Central Hall – Educating Governments!

@prashanthamine

Mumbai: So the maxim goes that money spent on education never goes a waste. Our current spending on education in ratio to Gross Domestic Product (GDP) is just 3.8447%. The New Education Policy (NEP) intends to raise it to 6% of our GDP. Contrast to those countries like Slovak Republic spends 94% of their GDP on education, Poland 75% and Israel 51%.

In most of the South-East Asian countries like Singapore, anybody holding the portfolio of Education is viewed or rather regarded as the future Prime Minister of the country. Because he is considered to be doing an onerous task of shaping and nurturing the future generation of the country.

Same cannot be said about in India where the educational qualifications of a Human Resource Development (HRD) minister are often the butt of the joke. This is because debates on education in the legislature and parliament center more on salaries and burdens of other non-academic workload. Never is there any debate on why we lag behind in academic brilliance.

Our current Defence expenditure is about 71.1 billion US$ which ranks us as the fourth largest nation spending on Defence. It is not that we say here that Defence should not be the priority, but we spend equally less on other critical sectors like Agriculture, Health and Sanitation as well.

Education in our country has been the most heavily politicized and caught in bureaucratic red-tape. According to a former Maharashtra Education minister, 90 percent of his department work was related to court cases. Almost most of the budgetary allocations went towards salary and non-education related subjects, leaving very little funds for infrastructure upgradation.

A regime change and a new government trying to do something are instantly meant with criticisms like ‘Saffronisation of Education’. All that we have been able to do in the last seven decades is change the academic patterns. But the system has remained by and large the same.

There are still schools in rural India which are categorized as ‘one teacher schools’, where one teacher teaches students of more than one grade. Most schools in rural India lack basic amenities. For a country that is harping on Digital India, digital connectivity, the need to switchover to Online learning during these Covid-19 times has exposed how woefully inadequately we are prepared.

No matter how many times we change our academic pattern from 10+2+3 to 5+3+3+4, unless we neglect spending on education, it is not going to help much. Just as learning in one’s own mother tongue is important, so is the need to impart modern knowledge. For that some courses, syllabuses, exams like M.Phil. and others like it which serve no other purpose of imparting any life skills and serve as a source of livelihood.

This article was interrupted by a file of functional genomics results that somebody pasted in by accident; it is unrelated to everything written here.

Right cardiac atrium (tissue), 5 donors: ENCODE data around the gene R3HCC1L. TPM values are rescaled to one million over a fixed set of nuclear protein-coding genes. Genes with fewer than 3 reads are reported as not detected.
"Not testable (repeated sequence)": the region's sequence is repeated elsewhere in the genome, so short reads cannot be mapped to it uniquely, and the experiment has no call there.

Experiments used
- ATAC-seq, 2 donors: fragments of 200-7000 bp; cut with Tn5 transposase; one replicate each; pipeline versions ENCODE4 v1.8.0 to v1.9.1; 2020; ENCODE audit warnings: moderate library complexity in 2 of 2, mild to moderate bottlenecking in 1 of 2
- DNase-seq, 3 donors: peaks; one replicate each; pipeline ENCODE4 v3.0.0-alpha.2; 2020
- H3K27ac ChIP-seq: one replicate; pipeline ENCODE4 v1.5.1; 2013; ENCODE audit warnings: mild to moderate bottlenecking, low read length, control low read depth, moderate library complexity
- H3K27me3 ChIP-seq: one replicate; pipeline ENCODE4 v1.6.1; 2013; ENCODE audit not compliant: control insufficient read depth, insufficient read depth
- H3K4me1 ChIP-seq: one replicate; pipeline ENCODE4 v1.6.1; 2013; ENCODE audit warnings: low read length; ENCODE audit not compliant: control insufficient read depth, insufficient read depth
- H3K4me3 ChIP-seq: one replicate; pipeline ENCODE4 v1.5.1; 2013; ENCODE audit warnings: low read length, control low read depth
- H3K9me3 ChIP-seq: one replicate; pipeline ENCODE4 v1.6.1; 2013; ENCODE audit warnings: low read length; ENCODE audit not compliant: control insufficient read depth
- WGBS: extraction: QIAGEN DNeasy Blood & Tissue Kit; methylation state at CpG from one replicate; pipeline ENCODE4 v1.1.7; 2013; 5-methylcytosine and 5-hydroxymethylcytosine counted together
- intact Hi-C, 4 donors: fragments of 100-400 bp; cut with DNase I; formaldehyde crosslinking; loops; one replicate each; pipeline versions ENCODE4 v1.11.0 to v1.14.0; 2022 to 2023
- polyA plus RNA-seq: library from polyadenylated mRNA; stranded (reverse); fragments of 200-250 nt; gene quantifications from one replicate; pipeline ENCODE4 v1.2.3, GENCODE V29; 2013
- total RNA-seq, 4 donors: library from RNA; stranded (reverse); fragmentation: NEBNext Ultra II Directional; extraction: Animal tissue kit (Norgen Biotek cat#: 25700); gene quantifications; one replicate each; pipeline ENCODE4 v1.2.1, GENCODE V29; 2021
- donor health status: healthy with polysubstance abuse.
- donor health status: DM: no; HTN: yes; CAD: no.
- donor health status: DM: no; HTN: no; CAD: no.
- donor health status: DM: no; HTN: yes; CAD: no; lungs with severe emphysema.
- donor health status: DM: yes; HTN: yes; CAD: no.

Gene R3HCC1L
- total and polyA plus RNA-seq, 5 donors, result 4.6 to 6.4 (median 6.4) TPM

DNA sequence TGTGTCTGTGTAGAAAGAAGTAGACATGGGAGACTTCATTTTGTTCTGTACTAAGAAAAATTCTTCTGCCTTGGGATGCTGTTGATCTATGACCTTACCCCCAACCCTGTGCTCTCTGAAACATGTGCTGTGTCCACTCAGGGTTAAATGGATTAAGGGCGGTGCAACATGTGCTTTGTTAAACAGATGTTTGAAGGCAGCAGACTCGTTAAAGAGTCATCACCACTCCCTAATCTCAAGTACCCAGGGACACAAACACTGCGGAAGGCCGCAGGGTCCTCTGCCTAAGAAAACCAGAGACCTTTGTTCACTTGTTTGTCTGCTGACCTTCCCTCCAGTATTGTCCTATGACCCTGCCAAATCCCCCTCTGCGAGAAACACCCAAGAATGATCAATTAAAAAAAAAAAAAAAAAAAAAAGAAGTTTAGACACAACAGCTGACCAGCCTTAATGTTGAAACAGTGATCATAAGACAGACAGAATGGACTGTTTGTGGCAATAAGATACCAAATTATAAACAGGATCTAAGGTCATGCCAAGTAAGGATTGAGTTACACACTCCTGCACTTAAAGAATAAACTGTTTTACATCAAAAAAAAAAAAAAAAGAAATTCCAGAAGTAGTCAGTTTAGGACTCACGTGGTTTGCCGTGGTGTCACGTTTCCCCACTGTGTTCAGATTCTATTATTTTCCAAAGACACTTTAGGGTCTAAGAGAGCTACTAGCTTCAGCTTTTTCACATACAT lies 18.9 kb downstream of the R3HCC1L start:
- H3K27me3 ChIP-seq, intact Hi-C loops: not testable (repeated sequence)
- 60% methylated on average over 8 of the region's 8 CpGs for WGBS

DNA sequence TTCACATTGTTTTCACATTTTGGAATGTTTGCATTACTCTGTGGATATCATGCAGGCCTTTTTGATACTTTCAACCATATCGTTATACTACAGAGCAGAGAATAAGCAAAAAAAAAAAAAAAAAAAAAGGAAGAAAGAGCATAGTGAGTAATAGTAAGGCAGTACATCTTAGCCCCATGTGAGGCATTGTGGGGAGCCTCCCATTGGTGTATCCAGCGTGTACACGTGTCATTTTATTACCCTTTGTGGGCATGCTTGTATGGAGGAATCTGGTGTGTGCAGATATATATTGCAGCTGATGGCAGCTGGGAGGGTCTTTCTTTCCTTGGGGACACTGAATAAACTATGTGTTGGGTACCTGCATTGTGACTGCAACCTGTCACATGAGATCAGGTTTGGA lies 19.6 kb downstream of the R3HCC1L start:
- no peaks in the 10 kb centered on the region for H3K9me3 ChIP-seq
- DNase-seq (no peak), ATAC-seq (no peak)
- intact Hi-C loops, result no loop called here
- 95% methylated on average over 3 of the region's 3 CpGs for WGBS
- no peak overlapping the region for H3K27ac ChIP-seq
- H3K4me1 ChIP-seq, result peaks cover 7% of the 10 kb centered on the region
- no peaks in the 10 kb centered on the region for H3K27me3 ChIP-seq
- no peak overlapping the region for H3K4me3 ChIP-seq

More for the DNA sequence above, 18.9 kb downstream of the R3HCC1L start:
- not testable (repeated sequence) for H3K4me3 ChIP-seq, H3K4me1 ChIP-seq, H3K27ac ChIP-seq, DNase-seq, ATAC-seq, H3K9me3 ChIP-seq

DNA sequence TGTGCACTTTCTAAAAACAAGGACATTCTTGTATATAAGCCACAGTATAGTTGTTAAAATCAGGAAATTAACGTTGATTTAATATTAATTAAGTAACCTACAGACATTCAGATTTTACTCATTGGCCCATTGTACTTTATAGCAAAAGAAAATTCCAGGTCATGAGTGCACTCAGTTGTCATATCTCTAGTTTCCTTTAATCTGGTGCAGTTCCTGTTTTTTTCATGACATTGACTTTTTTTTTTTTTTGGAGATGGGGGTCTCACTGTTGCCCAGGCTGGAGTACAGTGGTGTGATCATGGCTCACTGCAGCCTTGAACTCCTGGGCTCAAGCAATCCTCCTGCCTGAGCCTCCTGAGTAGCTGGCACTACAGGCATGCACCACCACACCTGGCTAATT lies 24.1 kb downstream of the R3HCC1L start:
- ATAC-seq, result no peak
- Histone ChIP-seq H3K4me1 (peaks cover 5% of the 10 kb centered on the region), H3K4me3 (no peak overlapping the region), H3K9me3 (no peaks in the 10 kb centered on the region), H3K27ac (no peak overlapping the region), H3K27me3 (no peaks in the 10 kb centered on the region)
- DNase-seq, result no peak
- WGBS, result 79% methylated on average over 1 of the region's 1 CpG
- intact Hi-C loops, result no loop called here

Our education, especially Higher and Technical Education still remains the most expensive. That in itself has given rise to a new vicious cycle of Educational Loans. That explains why more and more students opt to study medicine and engineering in Russia and former Soviet Republics where higher education is dirt cheap.

The introduction of concepts like private, unaided and autonomous educational institutions has meant that there is no control over anything. Just as is the case in the field of Design Education in India which is by and large unregulated. There is no independent body that evaluates, regulates and ranks these educational institutions.

Although Donations have been banned, they have acquired new forms like ‘acceptance fees’ or ‘building development fund’. Most of the private and unaided educational institutions are strongly politically connected which resist any form of external regulation. Even the regulatory bodies like Parents-Teachers Associations (PTAs) and other government bodies appear toothless as privatization of education has meant subversion of these regulatory bodies.

It is little wonder then that only a handful of our premier educational institutions like IITs, IIMs and IISc’s figure in the top 200 educational institutions worldwide. Secondly, we are yet to realize the importance of state funded or industry funded research in universities and institutions of high end research. Most of our universities and educational institutions lack in Research and Development (R&D) Infrastructure and neither do they have any Industry collaboration. But our top corporate giants too have been guilty of not making much of heavy investments in R&D.

Neglect of research and investment in critical high end sectors like Semiconductors, Nano technology, molecular biology, genetic engineering, space research, patents, stealth technology, production and assembly lines is now hurting us. China may be hated now for spreading the Coronavirus, but through its Hundreds and Thousand Talent Programs it often used deceit to acquire high end research and try to reverse engineer it.

We have been guilty of nurturing and retaining talent, which is why graduates from IIT’s in Semiconductors search for jobs in countries like the USA. Next to Indian’s, there are maximum number of Chinese students thronging campuses of US university campuses. While the Chinese ensure and offer huge sums for researchers to set shop in China, same cannot be said about our government.

At present our Education policy and other allied policies are less of student centric and more geared towards creating an eco-system that survives on parents and students and one that is creating more and more education barons, rather than Dr A P J Abdul Kalam, or a Vikram Sarabhai. It is a system that ignores talent and rewards incompetence and gives rise to nepotism.

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